More than three weeks after Waco, Tx., police arrested 177 bikers after a deadly shootout at a local restaurant, no charges have been filed in the killings, nearly half the bikers remain in jail on unusually high bonds, and more than a few legal experts, including former prosecutors, are starting to wonder what is going on in the case, reports the Texas Tribune. The sluggish process of sorting out the guilty from the innocent raises civil rights questions, and potentially exposes the McClennan County to significant costs for arresting and detaining people who had no involvement in alleged crimes, experts said. One biker has filed a federal civil rights lawsuit against the city of Waco and McLennan County.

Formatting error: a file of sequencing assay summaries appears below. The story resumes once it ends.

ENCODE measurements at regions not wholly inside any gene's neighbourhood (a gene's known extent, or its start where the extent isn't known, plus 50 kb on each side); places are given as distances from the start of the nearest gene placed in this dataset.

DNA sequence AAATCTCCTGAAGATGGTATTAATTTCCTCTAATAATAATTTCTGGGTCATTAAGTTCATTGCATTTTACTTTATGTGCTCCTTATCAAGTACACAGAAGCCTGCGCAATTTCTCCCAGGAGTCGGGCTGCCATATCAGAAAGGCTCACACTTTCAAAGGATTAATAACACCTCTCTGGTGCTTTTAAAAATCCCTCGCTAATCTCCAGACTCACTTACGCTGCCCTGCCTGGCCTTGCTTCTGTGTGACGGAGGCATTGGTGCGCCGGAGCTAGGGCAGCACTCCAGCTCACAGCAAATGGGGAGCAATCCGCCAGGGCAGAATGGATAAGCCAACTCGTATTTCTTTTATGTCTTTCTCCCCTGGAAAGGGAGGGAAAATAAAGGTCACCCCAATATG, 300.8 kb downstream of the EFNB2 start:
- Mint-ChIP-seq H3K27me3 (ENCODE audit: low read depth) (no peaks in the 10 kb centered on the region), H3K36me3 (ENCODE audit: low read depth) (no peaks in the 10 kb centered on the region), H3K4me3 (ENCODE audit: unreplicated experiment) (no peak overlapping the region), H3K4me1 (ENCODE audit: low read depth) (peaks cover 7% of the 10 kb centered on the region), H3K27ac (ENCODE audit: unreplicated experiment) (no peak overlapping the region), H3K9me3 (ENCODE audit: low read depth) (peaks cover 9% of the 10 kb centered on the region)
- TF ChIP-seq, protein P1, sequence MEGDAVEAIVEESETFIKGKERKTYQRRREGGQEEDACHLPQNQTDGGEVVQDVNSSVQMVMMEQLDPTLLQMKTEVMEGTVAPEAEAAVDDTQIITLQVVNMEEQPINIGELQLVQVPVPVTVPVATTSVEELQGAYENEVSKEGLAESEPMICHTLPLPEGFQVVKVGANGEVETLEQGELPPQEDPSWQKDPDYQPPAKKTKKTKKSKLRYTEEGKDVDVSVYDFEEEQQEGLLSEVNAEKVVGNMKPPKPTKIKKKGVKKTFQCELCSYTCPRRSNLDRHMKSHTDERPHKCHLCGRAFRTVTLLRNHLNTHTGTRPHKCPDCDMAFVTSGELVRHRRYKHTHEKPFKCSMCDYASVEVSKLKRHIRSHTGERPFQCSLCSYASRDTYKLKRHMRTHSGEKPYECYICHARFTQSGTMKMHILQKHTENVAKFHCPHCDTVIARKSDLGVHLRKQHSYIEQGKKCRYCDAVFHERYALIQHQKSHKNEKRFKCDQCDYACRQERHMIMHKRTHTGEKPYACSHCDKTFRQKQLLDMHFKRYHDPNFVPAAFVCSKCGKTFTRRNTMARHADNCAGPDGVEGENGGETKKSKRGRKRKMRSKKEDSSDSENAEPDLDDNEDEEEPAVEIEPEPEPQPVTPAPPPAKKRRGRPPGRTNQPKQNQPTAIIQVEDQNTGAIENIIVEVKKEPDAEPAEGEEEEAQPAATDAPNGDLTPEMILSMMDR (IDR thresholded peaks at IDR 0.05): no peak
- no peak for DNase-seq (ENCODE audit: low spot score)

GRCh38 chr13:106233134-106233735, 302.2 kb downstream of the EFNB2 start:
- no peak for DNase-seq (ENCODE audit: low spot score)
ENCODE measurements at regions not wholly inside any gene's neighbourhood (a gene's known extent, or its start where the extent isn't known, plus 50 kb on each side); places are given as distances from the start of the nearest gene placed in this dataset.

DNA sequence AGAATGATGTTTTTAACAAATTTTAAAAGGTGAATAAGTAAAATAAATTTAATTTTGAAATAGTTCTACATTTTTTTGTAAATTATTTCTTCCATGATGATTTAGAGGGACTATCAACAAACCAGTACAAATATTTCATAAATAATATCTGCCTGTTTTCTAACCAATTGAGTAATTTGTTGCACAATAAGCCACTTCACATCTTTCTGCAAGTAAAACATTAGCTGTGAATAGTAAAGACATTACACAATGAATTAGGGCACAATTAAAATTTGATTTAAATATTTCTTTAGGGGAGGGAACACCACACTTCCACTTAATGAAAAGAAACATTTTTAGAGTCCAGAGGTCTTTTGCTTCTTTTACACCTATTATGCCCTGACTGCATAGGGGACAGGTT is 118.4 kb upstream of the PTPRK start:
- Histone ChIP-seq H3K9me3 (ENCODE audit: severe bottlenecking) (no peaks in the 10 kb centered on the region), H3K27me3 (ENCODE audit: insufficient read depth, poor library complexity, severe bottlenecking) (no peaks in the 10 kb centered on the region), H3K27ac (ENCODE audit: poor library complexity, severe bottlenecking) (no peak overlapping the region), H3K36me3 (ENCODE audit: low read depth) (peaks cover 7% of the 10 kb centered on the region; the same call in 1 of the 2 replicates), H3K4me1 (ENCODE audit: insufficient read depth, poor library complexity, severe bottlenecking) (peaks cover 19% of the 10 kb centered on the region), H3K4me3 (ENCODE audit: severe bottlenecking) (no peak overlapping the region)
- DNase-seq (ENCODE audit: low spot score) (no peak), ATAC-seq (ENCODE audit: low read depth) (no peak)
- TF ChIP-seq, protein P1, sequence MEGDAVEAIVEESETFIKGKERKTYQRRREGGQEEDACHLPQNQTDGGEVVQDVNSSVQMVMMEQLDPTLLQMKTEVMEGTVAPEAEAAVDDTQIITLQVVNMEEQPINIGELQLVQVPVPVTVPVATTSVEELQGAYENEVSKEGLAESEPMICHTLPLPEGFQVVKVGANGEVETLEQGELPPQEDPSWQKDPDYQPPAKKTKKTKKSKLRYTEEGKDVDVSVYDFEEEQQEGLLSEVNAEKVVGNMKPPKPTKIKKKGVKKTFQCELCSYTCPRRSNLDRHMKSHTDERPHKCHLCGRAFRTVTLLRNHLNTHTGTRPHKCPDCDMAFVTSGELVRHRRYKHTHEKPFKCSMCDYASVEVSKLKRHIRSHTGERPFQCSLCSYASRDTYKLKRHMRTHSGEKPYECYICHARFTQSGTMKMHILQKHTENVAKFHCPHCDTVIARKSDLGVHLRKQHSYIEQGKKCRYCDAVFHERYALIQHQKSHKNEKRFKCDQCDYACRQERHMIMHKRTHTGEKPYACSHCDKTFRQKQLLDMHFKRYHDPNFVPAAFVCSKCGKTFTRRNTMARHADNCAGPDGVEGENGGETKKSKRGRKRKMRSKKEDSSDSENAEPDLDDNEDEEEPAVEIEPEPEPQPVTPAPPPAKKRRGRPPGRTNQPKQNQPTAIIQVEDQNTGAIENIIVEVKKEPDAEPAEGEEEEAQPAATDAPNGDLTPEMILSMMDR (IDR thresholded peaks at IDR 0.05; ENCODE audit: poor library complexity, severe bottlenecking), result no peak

Presiding Judge Billy Ray Stubblefield of the region that includes Waco met yesterday with the two judges handling the bikers' cases to discuss ways to move the pre-trial process along. “I think there are ways to speed it up, and that's what I stand ready to do,” he said. As of yesterday, 99 bikers had paid their bail or were in the process of being bonded out, Stubblefield said. The remaining 78 have been in jail since May 17, when nine people were killed and 18 wounded at a lunchtime shootout involving rival motorcycle gangs and police at the Twin Peaks restaurant. Police arrested all of the bikers at the scene and charged them with the same crime: engaging in organized crime. All 177 faced a $1 million bond. The sky-high bond, which has kept most of the bikers in jail for three weeks, and the carbon-copy charge filed against everyone arrested have prompted an avalanche of criticism from legal experts.